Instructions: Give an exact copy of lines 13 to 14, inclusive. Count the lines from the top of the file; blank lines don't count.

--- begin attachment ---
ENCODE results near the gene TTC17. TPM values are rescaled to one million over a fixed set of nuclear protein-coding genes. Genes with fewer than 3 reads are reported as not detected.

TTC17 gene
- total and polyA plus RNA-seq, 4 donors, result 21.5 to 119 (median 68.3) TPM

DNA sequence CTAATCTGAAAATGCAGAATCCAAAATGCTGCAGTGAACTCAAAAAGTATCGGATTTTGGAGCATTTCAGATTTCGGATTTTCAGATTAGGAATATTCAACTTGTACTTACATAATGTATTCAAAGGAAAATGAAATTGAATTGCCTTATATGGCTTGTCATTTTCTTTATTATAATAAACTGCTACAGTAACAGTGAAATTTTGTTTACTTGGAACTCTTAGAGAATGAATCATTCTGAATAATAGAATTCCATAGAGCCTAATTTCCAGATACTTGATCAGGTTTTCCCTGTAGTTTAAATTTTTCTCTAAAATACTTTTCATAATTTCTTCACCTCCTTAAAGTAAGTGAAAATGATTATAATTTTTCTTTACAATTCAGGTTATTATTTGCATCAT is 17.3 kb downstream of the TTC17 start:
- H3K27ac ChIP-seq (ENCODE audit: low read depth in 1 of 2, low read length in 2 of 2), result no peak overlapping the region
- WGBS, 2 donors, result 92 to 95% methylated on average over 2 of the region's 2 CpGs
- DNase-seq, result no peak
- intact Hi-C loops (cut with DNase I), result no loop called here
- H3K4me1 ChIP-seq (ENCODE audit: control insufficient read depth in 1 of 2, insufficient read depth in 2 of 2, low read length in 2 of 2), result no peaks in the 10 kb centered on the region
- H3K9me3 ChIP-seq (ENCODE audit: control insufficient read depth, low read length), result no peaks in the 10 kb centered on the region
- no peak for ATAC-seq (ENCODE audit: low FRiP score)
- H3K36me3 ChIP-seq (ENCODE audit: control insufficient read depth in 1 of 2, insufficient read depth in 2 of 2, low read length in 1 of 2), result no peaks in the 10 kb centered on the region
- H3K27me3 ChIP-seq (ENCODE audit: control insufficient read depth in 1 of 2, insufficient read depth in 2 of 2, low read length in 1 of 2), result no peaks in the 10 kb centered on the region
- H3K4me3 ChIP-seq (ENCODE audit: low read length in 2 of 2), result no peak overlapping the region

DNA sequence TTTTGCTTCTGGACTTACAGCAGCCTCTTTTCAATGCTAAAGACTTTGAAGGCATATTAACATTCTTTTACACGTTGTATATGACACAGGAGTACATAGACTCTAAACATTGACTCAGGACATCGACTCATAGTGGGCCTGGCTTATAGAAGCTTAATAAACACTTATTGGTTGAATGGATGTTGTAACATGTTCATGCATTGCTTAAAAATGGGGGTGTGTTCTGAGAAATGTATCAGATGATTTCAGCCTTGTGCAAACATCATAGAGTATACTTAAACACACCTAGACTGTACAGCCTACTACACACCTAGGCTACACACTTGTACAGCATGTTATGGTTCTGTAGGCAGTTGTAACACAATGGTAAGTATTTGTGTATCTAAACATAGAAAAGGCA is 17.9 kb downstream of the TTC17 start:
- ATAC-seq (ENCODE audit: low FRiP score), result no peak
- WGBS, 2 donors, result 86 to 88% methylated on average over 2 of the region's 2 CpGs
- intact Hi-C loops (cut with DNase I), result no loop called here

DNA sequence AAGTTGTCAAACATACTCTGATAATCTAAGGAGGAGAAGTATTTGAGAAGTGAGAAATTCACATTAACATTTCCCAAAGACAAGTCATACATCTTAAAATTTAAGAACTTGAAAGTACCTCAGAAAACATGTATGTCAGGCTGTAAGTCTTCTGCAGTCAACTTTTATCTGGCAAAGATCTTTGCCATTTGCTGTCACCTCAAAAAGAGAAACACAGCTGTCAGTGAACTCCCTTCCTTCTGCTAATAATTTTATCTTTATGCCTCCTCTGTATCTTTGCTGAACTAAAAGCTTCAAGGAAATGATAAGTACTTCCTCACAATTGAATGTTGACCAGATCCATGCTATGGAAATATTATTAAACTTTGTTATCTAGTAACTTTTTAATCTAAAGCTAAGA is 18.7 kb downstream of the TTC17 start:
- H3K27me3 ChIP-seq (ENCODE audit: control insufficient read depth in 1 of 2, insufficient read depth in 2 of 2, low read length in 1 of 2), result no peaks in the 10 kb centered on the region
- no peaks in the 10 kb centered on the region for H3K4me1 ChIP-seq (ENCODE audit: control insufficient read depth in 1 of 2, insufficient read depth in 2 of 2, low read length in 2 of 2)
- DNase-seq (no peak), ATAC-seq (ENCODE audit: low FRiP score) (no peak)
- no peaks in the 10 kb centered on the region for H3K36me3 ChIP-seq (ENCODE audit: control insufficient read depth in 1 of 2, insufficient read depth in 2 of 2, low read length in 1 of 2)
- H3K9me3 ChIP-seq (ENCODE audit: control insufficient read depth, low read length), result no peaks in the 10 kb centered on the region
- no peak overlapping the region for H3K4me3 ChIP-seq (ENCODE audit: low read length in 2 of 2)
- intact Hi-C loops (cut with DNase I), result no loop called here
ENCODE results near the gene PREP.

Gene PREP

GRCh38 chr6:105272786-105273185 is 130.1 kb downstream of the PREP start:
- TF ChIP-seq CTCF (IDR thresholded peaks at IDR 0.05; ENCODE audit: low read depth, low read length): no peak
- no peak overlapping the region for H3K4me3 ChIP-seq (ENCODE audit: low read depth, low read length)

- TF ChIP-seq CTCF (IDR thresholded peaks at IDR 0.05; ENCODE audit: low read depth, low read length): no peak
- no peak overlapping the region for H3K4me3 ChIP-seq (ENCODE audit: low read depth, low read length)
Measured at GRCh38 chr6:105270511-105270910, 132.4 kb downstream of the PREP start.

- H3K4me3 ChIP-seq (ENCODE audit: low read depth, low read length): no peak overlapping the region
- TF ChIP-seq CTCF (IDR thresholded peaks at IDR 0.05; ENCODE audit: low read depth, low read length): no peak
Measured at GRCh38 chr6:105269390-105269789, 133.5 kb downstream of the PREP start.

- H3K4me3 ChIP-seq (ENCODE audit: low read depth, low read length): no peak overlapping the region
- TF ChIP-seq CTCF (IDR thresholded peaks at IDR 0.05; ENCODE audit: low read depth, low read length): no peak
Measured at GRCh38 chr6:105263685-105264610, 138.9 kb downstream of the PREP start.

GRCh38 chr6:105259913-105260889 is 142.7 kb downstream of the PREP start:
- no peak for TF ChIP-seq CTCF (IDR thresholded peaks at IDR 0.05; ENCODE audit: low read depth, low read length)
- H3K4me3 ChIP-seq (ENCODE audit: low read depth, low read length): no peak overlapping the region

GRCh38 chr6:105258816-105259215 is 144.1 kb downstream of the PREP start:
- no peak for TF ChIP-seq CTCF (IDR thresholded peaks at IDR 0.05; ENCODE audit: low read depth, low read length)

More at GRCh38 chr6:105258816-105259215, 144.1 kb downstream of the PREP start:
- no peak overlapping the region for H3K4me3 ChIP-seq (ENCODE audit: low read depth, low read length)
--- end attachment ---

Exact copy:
- H3K27me3 ChIP-seq (ENCODE audit: control insufficient read depth in 1 of 2, insufficient read depth in 2 of 2, low read length in 1 of 2), result no peaks in the 10 kb centered on the region
- H3K4me3 ChIP-seq (ENCODE audit: low read length in 2 of 2), result no peak overlapping the region